In the post-celebration quiet after clinching a playoff berth Wednesday night, Portland Sea Dogs Manager Chad Epperson shared an observation with bench coach Chris Hess.

“These never get old,” said Epperson, whose career in professional baseball began two years before the 27-year-old Hess was born. “You never know when they’re going to come again. Cherish this and hang on to it.”

For the first time in eight years, the Sea Dogs will be playing in the postseason. By winning 16 of 17 games down the stretch, including a 12-7 victory over the Somerset Patriots on Wednesday night, the Sea Dogs locked up the second-half title in the Eastern League’s Northeast Division and will face first-half champion Somerset in a best-of-three series.

Game 1 is scheduled for Hadlock Field at 6 p.m. Tuesday. Games 2 and 3, if necessary, will be played later next week in Bridgewater Township, New Jersey. The league’s championship series – another best-of-three format – is scheduled to begin on Sept. 25 at the Eastern League’s Southwest champion and conclude in either Maine or New Jersey.

The Sea Dogs wrap up the regular season Sunday against Somerset before both teams travel back to Maine.

“It’s going to be exciting to watch,” Sea Dogs outfielder Izzy Wilson said by phone Thursday afternoon. “I’ve been part of winning teams before and I tell you what, this group right here, we don’t give up.”


In 2014, the Sea Dogs lost a best-of-five divisional series to eventual champion Binghamton despite winning two of the first three games. That roster included Mookie Betts at second base … until he was promoted to Triple-A Pawtucket in early June. Betts wound up playing 52 games for the Boston Red Sox that season, only two fewer than he played for Portland.

Similarly, this year’s edition of the Sea Dogs opened the season with five starting pitchers who all earned promotions. One of them, Brayan Bello, tossed a seven-inning no-hitter at Hadlock in early May and has become part of Boston’s starting rotation.

In all, Epperson has penciled in 27 positional players and 41 pitchers on his lineup card this season. Such a high turnover rate is fairly typical in minor league baseball.

“Guys get hurt, guys perform (well),” Epperson said. “You want them to perform so they can move on and get closer to their dreams.”

Several of those who donned a Portland uniform this season were on rehabilitation assignments from the Red Sox, including infielder Trevor Story, outfielders Christian Arroyo and Kiké Hernandez and pitchers Chris Sale, Rich Hill and Michael Wacha.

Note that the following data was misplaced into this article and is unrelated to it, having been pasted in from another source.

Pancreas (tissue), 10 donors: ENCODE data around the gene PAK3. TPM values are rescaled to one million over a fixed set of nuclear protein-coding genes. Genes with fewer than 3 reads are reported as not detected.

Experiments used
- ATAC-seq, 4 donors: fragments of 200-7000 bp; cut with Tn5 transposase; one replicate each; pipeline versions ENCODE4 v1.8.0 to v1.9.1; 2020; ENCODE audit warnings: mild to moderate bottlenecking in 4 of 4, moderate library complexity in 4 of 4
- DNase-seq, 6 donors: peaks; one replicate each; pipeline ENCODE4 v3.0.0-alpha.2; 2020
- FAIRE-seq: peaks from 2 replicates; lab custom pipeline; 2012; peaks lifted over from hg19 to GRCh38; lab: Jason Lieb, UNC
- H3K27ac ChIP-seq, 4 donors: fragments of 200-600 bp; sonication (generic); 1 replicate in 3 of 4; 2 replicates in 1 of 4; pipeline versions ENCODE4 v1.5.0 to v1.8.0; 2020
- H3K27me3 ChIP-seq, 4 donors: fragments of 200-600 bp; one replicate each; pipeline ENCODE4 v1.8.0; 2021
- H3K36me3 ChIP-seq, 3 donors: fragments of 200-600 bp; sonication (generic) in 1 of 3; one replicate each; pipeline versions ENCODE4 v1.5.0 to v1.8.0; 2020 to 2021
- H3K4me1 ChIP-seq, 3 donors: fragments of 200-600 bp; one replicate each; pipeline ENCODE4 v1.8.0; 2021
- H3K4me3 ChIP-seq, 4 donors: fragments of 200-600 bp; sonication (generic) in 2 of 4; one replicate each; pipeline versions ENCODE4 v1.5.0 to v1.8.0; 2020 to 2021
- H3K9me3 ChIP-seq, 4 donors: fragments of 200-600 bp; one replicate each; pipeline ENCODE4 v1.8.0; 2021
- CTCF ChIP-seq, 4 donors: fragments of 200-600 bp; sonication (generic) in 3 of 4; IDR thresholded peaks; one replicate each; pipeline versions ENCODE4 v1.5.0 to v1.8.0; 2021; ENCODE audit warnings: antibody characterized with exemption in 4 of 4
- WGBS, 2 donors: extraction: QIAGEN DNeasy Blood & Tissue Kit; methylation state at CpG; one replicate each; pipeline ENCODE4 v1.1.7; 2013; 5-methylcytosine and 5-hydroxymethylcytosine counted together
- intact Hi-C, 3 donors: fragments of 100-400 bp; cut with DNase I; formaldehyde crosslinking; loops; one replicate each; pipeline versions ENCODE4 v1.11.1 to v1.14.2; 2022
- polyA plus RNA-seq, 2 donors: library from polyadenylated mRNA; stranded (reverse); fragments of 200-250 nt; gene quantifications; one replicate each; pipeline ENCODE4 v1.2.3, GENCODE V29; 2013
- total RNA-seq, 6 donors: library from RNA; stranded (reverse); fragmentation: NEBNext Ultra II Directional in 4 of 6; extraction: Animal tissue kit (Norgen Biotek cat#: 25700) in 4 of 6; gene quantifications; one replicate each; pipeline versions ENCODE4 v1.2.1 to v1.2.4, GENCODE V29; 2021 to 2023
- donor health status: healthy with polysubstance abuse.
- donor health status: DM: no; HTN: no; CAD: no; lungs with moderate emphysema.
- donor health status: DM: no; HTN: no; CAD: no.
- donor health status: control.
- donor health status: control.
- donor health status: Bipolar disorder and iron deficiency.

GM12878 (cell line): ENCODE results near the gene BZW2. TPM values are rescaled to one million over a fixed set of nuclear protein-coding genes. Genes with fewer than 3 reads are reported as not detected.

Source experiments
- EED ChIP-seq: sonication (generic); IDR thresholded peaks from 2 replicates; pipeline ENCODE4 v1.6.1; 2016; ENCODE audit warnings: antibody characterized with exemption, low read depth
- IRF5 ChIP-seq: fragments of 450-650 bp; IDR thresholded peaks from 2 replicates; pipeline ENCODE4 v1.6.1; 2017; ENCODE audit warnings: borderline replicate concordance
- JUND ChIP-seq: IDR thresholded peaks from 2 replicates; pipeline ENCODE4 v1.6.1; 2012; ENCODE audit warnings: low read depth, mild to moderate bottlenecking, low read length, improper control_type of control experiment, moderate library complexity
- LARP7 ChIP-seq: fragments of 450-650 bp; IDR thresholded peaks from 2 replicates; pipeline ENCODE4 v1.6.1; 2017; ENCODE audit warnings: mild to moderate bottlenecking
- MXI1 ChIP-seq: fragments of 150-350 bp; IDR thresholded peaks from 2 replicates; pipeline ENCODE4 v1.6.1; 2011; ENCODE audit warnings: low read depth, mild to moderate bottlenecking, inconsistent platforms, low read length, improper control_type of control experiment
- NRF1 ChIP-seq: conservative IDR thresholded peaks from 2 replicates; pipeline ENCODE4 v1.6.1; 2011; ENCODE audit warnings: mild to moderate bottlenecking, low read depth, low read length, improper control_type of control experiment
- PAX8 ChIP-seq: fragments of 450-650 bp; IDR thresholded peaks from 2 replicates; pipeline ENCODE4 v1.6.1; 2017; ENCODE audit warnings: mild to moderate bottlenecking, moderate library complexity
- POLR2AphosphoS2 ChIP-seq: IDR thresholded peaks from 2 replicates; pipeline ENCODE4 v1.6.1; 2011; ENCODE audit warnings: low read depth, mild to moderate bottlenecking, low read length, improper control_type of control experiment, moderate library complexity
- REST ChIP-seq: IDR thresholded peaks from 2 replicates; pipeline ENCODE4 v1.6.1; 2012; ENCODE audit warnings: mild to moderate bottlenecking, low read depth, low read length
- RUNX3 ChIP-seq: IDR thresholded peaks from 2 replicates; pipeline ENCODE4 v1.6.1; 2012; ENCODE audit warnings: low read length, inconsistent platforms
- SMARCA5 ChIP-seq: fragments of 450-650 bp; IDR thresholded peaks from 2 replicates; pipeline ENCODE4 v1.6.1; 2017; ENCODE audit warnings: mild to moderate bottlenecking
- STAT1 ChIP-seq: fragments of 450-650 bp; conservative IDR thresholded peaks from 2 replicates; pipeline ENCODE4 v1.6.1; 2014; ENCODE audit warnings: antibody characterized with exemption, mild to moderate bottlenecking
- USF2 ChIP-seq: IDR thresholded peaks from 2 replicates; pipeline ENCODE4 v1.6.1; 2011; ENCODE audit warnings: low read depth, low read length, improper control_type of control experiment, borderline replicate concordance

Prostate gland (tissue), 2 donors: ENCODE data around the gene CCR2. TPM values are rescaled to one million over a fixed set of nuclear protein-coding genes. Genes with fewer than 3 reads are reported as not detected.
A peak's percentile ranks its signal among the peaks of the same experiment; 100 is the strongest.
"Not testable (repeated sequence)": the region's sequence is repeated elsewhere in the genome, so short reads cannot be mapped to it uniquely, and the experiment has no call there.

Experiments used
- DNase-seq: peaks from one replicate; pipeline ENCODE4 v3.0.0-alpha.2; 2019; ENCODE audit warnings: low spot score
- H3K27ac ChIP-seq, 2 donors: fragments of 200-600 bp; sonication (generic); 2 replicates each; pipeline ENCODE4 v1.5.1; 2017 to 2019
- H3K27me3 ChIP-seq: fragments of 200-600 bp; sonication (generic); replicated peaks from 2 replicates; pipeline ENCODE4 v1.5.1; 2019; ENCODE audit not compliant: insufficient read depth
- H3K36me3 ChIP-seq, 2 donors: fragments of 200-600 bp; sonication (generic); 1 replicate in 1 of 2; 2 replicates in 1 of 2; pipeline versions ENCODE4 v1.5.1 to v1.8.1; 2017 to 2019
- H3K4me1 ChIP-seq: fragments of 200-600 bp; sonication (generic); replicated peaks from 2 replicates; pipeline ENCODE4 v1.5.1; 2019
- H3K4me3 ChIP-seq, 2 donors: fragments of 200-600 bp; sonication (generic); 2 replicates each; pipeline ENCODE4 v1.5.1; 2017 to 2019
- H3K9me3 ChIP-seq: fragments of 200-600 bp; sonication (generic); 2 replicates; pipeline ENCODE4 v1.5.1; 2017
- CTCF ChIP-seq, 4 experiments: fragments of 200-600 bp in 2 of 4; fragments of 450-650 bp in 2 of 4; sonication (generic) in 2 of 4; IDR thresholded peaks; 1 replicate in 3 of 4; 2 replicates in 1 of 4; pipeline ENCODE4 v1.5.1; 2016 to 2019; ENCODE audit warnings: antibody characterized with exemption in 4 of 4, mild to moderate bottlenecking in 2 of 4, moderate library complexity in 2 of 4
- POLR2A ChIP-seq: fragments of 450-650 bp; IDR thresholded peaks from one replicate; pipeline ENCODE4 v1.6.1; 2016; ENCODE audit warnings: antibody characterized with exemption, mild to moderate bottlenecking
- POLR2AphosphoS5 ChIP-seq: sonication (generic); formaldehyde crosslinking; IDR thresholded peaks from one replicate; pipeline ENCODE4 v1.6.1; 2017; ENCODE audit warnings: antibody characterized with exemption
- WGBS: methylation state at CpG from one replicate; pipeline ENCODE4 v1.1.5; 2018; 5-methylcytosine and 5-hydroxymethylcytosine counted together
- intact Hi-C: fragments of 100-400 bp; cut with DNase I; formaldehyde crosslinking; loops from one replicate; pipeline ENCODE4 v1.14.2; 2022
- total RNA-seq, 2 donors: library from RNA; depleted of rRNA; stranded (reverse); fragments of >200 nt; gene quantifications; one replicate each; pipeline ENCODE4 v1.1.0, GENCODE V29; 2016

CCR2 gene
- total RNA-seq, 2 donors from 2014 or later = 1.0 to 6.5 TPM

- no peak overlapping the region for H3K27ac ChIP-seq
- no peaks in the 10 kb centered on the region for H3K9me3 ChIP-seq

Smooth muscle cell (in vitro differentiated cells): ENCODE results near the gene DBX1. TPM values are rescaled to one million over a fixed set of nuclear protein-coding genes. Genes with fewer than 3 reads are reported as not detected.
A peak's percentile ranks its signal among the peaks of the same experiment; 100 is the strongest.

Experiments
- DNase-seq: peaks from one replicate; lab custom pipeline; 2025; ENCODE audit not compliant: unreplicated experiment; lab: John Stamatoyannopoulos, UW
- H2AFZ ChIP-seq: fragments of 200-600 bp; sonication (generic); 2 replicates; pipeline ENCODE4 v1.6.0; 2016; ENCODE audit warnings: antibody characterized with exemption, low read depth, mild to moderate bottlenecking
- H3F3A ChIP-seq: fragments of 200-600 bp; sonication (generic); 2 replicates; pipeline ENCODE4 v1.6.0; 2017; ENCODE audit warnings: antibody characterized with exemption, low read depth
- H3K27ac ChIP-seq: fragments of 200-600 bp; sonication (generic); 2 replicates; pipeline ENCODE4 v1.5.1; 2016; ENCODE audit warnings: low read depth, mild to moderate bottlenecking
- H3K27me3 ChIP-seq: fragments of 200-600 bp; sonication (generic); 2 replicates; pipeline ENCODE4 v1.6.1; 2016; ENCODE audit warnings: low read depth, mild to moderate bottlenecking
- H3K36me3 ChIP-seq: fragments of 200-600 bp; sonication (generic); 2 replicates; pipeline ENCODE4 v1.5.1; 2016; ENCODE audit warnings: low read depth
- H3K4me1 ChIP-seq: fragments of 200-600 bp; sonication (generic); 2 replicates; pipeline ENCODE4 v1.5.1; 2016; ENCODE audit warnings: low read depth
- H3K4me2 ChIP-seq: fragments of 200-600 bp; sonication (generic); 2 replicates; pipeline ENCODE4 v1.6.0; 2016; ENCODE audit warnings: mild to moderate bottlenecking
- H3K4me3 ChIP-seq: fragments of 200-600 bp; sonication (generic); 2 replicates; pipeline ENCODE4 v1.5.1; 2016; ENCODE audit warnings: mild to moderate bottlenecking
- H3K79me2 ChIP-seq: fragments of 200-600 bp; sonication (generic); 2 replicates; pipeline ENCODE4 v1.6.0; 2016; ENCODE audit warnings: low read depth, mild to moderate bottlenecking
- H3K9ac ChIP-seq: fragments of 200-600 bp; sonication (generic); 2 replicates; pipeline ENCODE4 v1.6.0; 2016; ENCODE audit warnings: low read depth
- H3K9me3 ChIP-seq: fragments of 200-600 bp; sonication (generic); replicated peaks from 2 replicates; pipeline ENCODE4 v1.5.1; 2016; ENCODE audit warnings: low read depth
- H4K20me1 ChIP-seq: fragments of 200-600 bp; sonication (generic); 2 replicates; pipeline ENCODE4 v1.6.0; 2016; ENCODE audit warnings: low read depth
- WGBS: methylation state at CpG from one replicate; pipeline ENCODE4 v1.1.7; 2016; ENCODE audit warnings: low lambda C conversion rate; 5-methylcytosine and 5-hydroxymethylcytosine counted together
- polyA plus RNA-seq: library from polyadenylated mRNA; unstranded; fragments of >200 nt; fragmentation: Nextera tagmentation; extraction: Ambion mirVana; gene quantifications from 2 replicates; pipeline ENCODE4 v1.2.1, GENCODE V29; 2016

Christian Koss, a middle infielder who has been with the Sea Dogs all season, said the big leaguers all seemed to come through in the second half, when the team was trying to reboot after a disappointing 30-39 record in the first half.

“We had a lot of big dogs come in during a time when we were fighting for the playoffs,” Koss said. “Every time, they gave us their sense of ‘this is a special thing, this is a special group.’ They kept encouraging us to keep doing what we were doing and make that playoff push.”

The Sea Dogs won their eighth straight Thursday night, 5-2 over Somerset, giving them a 44-22 mark since the second half began on June 28. During that stretch they had three eight-game winning streaks and infielder David Hamilton broke Portland’s record for stolen bases in a season and a career.

Hamilton has 69 steals and has been caught only eight times. Other intriguing aspects to this year’s club? For the first time in franchise history, the coaching staff includes a woman, Katie Krall. One of the bullpen mainstays is a converted outfielder, Michael Gettys, who has seven saves since joining the club in July.

Oh, and center fielder Ceddanne Rafaela is a converted infielder enjoying a breakout season. He leads all Red Sox minor leaguers in extra-base hits (including 10 triples and 21 home runs between Double-A Portland and Class A Greenville) and regularly makes highlight-reel catches and throws. He hit a grand slam in Wednesday night’s clincher.

“I’ve been in (the Red Sox) organization for 20 years,” said Epperson, 50. “He’s the best player I’ve ever seen come through here.”


Playoff games in the minors typically don’t draw as many fans as late-summer games. The decisive Game 5 of the 2014 divisional playoffs, for example, was a Sunday afternoon game attended by 2,813 fans in a ballpark capable of holding more than 7,000.


Geoff Iacuessa, president and general manager of the Sea Dogs, said school being back in session, the game not being on the printed schedule and even the perception that playoff games at the Major League level are often sold out can limit crowd size.

“It’s definitely a tougher sell,” he said, “but it typically ends up being a pretty passionate baseball crowd. It’s a good atmosphere.”

As of Thursday afternoon, ticket sales for Tuesday’s playoff opener had surpassed 2,500. The front office has had a postseason plan in place for a few weeks.

Dawn Stillings, a season-ticket holder from Cumberland, said it has been wonderful to see the Sea Dogs in contention again. She’s been keeping close track of Hamilton’s chase for the stolen base record.

“The past several weeks have been especially fun,” she said. “The whole crowd’s energy has become more electric.”

Whether there’s one more game at Hadlock this season or a few more remains to be seen. Epperson said Wednesday night’s celebration included the popping of champagne corks, but it certainly wasn’t over the top.

“Going through that (handshake) line after the game, these guys knew this wasn’t it,” he said. “This is not something that completes our season. There’s still more to do. That’s what I love about them.”

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